Though there’s plenty of speculation about whether the Leafs should be trying to bring in another goaltender before the deadline, general manager Kyle Dubas made it clear to reporters last week that the blue line is priority No. 1. Does that change with Thursday’s news of Jack Campbell’s injury? The netminder is to be sidelined for the next two pivotal weeks.

In addition to plenty of speculation in net, Toronto is going be linked to every defenceman available from now until 3 p.m. ET on March 21 – including, of course, Ducks star Hampus Lindholm.

How much cap space Dubas has to work with will depend on Jake Muzzin’s health and how likely he is to be cleared for a return to the lineup by the end of the regular season. Chiarot’s relatively affordable cap hit – especially if cap retention is part of trade talks – could be the answer either way. But that’s not the only reason he’s got major appeal to the Maple Leafs.

Leafs management consistently talks about wanting to be tougher to play against, and in the post-season that want becomes a need. Chiarot fills that – Leafs forwards have experienced that much first-hand.

The Leafs, who were interested in Chiarot when he was a free agent in 2019 before he signed with the Canadiens, have all kinds of questions on defence, and it’s safe to say a playoff push with its current core wouldn’t exactly incite a lot of confidence for this must-win team. Injecting a versatile, top-pair rearguard would give the club a little bit more breathing room on that front. Once Muzzin’s back in the fold, you’ve suddenly got a blue line that matches the expectations of its playoff-ready forward group.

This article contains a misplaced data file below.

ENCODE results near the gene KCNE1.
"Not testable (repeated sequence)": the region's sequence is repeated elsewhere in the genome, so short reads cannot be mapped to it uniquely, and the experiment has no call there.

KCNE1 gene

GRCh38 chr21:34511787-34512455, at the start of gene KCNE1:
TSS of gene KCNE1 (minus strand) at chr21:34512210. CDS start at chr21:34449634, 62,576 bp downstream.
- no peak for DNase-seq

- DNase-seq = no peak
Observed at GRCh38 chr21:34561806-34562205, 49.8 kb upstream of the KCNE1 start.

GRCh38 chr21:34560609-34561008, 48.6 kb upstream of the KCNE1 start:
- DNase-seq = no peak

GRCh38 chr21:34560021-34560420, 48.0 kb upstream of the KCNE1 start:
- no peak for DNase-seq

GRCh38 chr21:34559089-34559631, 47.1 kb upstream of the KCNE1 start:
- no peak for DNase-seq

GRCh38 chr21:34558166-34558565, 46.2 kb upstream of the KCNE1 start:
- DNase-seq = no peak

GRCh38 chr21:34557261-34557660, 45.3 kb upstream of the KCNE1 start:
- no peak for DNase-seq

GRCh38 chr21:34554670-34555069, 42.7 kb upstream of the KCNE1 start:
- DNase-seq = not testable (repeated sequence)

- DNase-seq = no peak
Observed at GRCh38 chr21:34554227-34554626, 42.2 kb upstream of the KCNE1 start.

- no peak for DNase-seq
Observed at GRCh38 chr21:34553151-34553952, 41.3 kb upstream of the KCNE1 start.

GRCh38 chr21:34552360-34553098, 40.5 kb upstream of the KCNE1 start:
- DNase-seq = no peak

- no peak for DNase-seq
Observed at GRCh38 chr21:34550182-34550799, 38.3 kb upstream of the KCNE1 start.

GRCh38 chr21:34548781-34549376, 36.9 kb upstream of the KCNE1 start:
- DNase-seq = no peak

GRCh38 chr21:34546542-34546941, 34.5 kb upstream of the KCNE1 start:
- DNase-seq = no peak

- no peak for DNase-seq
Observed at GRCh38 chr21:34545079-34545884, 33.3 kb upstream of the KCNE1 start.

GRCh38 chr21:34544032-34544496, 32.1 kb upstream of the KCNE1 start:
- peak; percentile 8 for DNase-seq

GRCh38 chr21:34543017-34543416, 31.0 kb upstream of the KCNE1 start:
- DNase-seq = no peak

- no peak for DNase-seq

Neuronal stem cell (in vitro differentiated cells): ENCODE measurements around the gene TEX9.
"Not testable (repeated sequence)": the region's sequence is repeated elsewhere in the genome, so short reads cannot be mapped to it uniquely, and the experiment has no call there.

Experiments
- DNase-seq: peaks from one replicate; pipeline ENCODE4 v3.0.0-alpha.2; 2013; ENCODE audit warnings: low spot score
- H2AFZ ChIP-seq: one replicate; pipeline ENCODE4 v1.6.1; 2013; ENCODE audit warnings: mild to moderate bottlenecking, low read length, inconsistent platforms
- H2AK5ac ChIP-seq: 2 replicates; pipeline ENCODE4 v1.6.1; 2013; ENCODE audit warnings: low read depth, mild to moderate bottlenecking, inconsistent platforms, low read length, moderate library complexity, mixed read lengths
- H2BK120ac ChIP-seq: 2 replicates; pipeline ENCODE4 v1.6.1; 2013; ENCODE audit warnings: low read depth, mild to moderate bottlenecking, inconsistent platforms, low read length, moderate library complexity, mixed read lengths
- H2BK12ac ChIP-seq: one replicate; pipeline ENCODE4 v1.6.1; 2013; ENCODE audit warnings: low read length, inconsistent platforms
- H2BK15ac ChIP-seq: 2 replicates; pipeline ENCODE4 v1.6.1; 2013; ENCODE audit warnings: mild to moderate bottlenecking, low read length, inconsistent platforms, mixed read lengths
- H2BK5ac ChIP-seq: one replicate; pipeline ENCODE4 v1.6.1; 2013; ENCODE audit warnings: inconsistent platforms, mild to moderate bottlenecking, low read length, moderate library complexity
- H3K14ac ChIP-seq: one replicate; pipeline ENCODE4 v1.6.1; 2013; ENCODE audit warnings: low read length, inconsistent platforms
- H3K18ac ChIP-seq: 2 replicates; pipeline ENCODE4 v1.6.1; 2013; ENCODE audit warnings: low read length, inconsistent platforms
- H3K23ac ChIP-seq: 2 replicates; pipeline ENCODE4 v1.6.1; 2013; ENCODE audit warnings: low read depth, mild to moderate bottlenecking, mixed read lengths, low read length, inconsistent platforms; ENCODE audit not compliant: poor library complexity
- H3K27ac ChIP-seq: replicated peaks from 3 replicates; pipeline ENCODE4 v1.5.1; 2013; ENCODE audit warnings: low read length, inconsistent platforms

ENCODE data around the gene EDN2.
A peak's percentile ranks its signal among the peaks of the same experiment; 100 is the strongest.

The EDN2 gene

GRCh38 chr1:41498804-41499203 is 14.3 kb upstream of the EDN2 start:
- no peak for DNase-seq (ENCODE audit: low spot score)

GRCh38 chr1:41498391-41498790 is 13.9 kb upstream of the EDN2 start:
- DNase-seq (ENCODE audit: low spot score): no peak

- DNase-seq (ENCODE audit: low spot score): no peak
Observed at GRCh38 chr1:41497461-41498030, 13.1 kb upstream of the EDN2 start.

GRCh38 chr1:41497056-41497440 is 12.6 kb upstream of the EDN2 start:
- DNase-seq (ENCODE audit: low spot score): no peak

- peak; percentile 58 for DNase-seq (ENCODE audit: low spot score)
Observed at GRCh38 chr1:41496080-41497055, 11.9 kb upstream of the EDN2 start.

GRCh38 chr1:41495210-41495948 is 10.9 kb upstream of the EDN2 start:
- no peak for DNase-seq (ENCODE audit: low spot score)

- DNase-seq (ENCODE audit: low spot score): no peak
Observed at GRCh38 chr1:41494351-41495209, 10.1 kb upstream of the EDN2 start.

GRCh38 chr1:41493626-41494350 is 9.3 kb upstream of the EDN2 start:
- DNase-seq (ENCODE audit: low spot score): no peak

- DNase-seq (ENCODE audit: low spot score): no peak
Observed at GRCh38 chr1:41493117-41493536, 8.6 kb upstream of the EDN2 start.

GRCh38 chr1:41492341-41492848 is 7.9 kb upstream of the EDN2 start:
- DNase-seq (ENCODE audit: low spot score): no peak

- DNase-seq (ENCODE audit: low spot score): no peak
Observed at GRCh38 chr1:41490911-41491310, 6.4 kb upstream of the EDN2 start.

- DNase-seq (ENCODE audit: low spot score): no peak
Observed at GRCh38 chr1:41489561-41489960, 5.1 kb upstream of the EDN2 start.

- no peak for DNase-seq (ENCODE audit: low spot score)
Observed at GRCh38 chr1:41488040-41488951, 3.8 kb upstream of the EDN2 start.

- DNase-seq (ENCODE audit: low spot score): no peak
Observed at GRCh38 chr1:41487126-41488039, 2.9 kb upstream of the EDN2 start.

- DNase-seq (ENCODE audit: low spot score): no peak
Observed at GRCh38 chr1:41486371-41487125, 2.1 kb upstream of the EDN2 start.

The Blues’ blue line has seen big improvements this season – big, as in 6-foot-5 Niko Mikkola, who has worked his way into not just the regular rotation but a top-four role. Lately, he’s been getting top-pair minutes alongside 6-foot-6 Colton Parayko – a fearsome duo indeed. The development of Mikkola with Parayko has been a great story for the Blues, and allows Torey Krug and Justin Faulk to be at their best paired together. But there’s not much flexibility, and plenty of room of improvement.

Bringing in Chiarot could be just the ticket. His physicality would make him an intriguing pairing for Mikkola or Parayko if needed, and his smart playmaking and sound defence could also see him as the perfect complementary player for either Krug or Faulk, too, allowing head coach Craig Berube maximum flexibility throughout what the club hopes will be a long playoff run.

The Blues have all of their first-round picks the next three years, but would have to do some salary-cap juggling in the form of a player-in, player-out type deal if Chiarot is to fit.


According to Elliotte Friedman, the Flames showed interest in Chiarot before they traded for his teammate Tyler Toffoli. It would makes sense for the trading partners to get back on the phone, especially considering Calgary’s all-in status. Of course, that trade could also be a deterrent – after all, it cost Calgary its 2022 first-round pick to bring Toffoli in. Do they want to deal another one away in 2023?